John T. Hills

From: "Biographical Review of Cass, Schuyler and Brown Counties, Illinois 1892", by Biographical Review Publishing Company, Chicago, Illinois; pages 517-518, a reprinted by Stevens Publishing Co., Astoria, Ill., 1971, is sold by the Schuyler County Historical Society, Rushville, Illinois.
  John T. Hills was born in Oakland township, Schuyler county, Illinois, in 1841, a son of Jackson Hills, who was born in 1812; his father died in June, 1842, so that in infancy he was deprived of his guidance and care. The paternal grandfather, Ephraim Hills, was a native of Pennsylvania; he was a farmer by occupation, and came to Oakland township from Indiana when Jackson Hills was a lad of twelve years; he settled on a farm of 160 acres, on which he lived until death during the war; he had attained near four-score years of age. His first wife died, leaving a family of five children, but his second wife survived him; one son, James, died at the age of twenty-four years, leaving a wife and one son; Ephraim is a farmer, residing in Missouri; Jackson, the father of our subject, died at the age of twenty-five years, leaving a widow and two sons, William Henry and John T.; his wife's maiden name was Delilah Fowler, a daughter of Thomas Fowler, of New York, who came to Illinois as early as 1825. John T. Hills was reared from his twelfth year by his uncle, Henry Hills; his mother was married a second time to William Schroder.
  He had just attained his majority when the great war of the rebellion arose, and he offered his service in defense of the old flag. He went to the front a member of Company C, Seventh Missouri Cavalry, and served three years and three months as a private. He was mustered out at St. Louis, after which he returned to Oakland township; he was held a prisoner at Fort Smith, Arkansas, for three months, at the end of which time he was exchanged; he experienced many of the horrors of prison life, but was fortunate in being released before the confinement had sapped his life away.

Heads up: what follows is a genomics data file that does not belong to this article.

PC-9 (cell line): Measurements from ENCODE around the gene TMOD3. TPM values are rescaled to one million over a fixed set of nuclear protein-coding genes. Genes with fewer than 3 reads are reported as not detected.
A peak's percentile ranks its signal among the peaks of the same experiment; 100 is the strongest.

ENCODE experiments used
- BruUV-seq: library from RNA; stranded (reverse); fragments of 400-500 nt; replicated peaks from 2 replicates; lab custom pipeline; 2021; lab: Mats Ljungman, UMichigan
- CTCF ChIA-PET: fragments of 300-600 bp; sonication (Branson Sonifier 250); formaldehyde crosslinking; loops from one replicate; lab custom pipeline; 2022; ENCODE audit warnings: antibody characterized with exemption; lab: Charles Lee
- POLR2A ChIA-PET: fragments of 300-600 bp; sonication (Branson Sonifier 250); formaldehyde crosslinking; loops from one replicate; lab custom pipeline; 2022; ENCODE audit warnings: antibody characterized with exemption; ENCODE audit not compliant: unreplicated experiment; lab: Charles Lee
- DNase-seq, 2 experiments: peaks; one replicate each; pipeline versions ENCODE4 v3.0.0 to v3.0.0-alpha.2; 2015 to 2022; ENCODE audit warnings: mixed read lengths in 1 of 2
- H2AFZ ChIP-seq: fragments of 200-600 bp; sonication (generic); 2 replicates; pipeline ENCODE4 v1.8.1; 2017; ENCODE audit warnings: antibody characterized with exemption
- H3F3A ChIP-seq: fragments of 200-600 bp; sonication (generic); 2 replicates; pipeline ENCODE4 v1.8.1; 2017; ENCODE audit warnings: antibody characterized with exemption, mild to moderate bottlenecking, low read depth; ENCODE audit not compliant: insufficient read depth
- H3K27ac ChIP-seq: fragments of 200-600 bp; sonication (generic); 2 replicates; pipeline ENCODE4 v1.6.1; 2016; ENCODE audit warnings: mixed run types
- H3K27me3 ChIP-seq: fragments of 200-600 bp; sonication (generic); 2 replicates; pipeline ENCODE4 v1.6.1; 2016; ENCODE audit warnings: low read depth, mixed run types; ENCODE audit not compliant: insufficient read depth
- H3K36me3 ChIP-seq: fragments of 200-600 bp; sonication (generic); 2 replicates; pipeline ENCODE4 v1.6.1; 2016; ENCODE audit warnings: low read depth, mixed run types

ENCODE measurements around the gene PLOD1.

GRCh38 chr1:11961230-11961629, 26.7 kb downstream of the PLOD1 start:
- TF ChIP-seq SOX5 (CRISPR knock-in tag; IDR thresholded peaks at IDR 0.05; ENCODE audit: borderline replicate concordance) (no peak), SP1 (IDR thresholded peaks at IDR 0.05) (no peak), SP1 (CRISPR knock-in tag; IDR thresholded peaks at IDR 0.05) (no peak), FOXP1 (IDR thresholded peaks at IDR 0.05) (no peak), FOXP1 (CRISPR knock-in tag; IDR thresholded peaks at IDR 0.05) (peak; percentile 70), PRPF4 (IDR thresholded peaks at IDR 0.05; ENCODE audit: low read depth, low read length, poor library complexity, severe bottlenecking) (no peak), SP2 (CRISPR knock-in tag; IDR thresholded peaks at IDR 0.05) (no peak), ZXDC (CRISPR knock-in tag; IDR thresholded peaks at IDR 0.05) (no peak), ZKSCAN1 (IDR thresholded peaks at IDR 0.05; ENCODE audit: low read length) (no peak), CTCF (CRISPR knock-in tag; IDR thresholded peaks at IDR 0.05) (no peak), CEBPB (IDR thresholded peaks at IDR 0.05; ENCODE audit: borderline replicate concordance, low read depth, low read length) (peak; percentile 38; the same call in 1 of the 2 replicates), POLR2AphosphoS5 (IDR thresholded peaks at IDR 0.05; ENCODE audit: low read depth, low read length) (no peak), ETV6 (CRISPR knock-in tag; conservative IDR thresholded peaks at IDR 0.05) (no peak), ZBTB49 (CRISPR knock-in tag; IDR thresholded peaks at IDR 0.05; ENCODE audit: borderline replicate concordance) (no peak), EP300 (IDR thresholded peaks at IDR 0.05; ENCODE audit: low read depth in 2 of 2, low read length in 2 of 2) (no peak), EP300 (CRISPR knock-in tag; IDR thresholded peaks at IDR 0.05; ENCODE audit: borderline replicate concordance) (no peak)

Mr. Hills was united in marriage the first day of the year 1866, to Miss Mary E. Chockley, of McDonough county, Illinois, a daughter of Benjamin and Sally (Du Wese) Chockley, natives of Kentucky, who settled in Illinois at an early day. He then settled in Littleton township, on 160 acres of land, which he sold at the end of the first year; he rented one year of his wife's father, and then purchased a tract of forty acres; here he resided three years, returning to his wife's home where they passed six years. In 1880 he bought eighty acres of his present farm, paying therefor $700; he has sixty acres under excellent cultivation, and he has made many valuable improvements. He carries on a general farming business, raising corn, wheat and clover, and some live-stock; twenty acres have been set to timber, which is in a flourishing condition.
  Mr. and Mrs. Hills have buried three infant children, two sons and a daughter, and four children survive; the mother died in 1882. Mr. Hills was married a second time to Mrs. Martha Fowler, nee Chockley, sister to his first wife. The children of the first marriage are: Delilah I., wife of Hiram Fowler; Genevra; Lilladocia, wife of William O'Donnell; and Tennessee; the children of the present wife are: Eldow C., aged eight years; Inez L., five years old; and Perry E., an infant of two years. Mr. Hill has a foster son, a nephew, named Alvin E. Toland, aged twenty-three years, now a resident of McDonough county, He is a member of Fremont Post, No. 33, G.A.R. He is a man of good business ability, has been fortunate in all his undertakings, and enjoys the respect and esteem of his fellow men.

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